Daughter Number Two is going through a phase of theorising about what makes a relationship work. As a case study, she says myself and Herself are very similar. We have a lot in common. We have a lot of opinions about what we have in common. There’s always something to talk about. Annoyingly, we are that couple who’ll go to a party and end up yakking to each other for the night.
All of which is true, but also not. Our brains are wired quite differently.
For example: Herself is a legendary cleaner; by which I mean that friends and family are in awe, even a little afraid, of her commitment to cleanliness. On visits to other peoples’ houses, they will sometimes apologise to her in advance about the state of their homes; which, of course, is completely unnecessary. Herself isn’t judgy about these things. She already knows she’s better than you.
It’s one of my jobs to put everything away. Obviously, these tasks are not equivalent in time or effort. But that’s not my point here: she’s clean, but I’m tidy
In action, she’s like a slightly terrifying natural phenomenon. Unlike me, she doesn’t stagger down the stairs every morning, hoping to be revived by caffeine: she gallops down, laundry in arms, already all business. She has the focus of a guided missile. No barrier will stop her, including the flimsy constraints of privacy. While showering before I go to work, she’ll routinely enter the bathroom to wipe or empty something. She’s usually followed by the dog, ball in her mouth, who blithely assumes that I’ll happily abandon my ablutions to go in for some naked ball tossing.
Yes, I know: sexist pig complains about being interrupted while his wife does all the work. I won’t fight my corner here. I know I’d lose. Or come a respectable second place. What I will say is that Herself’s thunder shot of cleaning energy always comes to a sudden end. Once it’s over, the various cleaning tools are abandoned around various and often surprising parts of the house. The mop is in the back garden. The hoover is in the bath.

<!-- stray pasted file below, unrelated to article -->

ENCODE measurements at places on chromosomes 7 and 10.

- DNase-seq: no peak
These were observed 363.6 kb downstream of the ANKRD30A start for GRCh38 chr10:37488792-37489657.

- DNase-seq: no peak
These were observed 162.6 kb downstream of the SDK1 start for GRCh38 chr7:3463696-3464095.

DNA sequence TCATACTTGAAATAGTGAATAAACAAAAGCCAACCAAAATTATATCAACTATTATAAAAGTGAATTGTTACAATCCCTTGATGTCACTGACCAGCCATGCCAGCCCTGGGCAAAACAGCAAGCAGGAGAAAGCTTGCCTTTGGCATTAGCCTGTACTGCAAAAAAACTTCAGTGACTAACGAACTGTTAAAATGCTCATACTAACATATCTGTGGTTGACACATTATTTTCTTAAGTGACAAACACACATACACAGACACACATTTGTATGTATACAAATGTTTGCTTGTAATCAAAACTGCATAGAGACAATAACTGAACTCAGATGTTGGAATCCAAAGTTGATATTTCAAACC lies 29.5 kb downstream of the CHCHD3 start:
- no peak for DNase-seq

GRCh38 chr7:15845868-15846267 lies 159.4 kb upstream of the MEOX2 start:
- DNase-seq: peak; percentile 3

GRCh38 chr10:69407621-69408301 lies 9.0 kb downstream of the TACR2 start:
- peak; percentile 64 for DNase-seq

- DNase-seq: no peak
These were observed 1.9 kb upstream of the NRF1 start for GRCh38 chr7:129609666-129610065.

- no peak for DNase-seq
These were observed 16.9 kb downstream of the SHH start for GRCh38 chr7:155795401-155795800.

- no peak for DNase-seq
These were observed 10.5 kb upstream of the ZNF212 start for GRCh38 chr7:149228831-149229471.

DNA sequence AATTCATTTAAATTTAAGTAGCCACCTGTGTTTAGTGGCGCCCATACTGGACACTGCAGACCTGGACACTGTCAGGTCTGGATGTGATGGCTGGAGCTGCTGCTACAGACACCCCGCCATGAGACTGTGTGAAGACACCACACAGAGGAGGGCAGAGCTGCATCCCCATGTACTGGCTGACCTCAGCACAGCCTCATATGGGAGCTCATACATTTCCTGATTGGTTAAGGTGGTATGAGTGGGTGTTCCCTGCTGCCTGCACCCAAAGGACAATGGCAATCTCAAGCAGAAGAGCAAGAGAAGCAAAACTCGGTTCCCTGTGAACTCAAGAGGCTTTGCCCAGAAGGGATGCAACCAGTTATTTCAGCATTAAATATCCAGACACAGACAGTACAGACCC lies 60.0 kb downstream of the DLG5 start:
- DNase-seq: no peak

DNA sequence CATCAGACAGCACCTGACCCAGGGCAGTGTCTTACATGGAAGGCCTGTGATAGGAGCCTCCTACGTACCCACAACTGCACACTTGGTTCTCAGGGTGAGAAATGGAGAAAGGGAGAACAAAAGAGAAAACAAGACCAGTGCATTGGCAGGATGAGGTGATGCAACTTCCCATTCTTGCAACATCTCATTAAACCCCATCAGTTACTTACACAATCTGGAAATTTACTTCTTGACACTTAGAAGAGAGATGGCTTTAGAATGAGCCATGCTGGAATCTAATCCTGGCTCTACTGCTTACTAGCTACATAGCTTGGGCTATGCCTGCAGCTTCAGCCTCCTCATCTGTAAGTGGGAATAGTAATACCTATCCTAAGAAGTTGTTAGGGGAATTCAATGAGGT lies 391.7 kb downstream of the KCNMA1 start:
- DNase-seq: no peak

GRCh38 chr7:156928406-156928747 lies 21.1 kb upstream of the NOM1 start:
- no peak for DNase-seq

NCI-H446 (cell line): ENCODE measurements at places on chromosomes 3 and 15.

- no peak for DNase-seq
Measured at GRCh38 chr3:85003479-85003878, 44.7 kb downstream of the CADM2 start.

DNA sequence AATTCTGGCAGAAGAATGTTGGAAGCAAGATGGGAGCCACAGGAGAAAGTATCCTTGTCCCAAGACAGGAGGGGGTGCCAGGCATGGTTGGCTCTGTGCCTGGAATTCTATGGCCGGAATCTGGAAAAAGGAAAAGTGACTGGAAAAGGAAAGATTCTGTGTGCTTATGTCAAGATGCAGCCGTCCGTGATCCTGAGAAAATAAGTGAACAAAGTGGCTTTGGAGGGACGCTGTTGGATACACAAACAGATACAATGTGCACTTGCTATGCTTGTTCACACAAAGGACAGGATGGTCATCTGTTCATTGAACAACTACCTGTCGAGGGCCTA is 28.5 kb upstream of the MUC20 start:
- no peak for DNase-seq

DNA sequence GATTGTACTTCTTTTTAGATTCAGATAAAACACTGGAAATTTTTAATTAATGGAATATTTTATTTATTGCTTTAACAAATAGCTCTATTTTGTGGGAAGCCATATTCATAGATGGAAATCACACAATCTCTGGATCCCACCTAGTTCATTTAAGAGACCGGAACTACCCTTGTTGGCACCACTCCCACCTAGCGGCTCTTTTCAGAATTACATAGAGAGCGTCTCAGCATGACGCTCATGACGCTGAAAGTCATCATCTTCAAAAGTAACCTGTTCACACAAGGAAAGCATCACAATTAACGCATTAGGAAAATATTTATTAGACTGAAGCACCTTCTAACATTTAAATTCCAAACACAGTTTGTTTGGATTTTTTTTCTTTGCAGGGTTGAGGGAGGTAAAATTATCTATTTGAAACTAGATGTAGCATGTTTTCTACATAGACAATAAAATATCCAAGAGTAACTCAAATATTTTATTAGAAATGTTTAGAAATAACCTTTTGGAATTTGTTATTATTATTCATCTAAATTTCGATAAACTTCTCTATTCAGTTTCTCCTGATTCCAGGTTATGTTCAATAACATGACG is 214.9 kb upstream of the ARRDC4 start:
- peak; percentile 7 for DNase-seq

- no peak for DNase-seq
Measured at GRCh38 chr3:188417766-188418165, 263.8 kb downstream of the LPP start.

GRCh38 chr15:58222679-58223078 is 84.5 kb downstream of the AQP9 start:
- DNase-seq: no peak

It’s one of my jobs to put everything away. Obviously, these tasks are not equivalent in time or effort. But that’s not my point here: she’s clean, but I’m tidy. While Herself is constantly at war with dust, I’m at war with all the stuff that inexplicably turns up in random parts of the house. Daughter Number Four constructs toy villages on the upstairs landing. Other daughters seem to feel that the sofa is for sitting, eating and leaving coats on.
But Herself is the worst of them. There’s a constant pile of clothes in our bedroom which may or may not be enroute to somewhere else. And shoes, mostly runners, are everywhere; not abandoned, but secreted on chairs or under tables: as if she may need to do some emergency running and will need them close by. She can’t explain why she does this, just that it made sense at the time.
Then again, my tidiness is similarly strange. I have thousands of CDs, all alphabetised. My records are on different shelves and organised as Jazz, Soul, Funk and White People. Much to Herself’s amusement, I arranged the books in one part of the house by colour.
Herself worries that, if she wasn’t around, I’d spend a lot of my time saying: I thought the oven was always that colour
I worry that if I wasn’t around, Herself might get buried under a massive pile of shoes: just as she worries that, if she wasn’t around, I’d spend a lot of my time saying: I thought the oven was always that colour.
When I have the chats with Daughter Number Two, I sometimes pretend at a degree of relationship wisdom. But I’m spoofing, really: there’s a central mystery about why two people get on, but two others do not. Each couple come to a working arrangement, or fail to, in their own intricate way.
There’s no overall template. Only clues: care and consideration, of course, but also a willingness to accept that the other party can occasionally be really annoying; just as you can be really annoying too.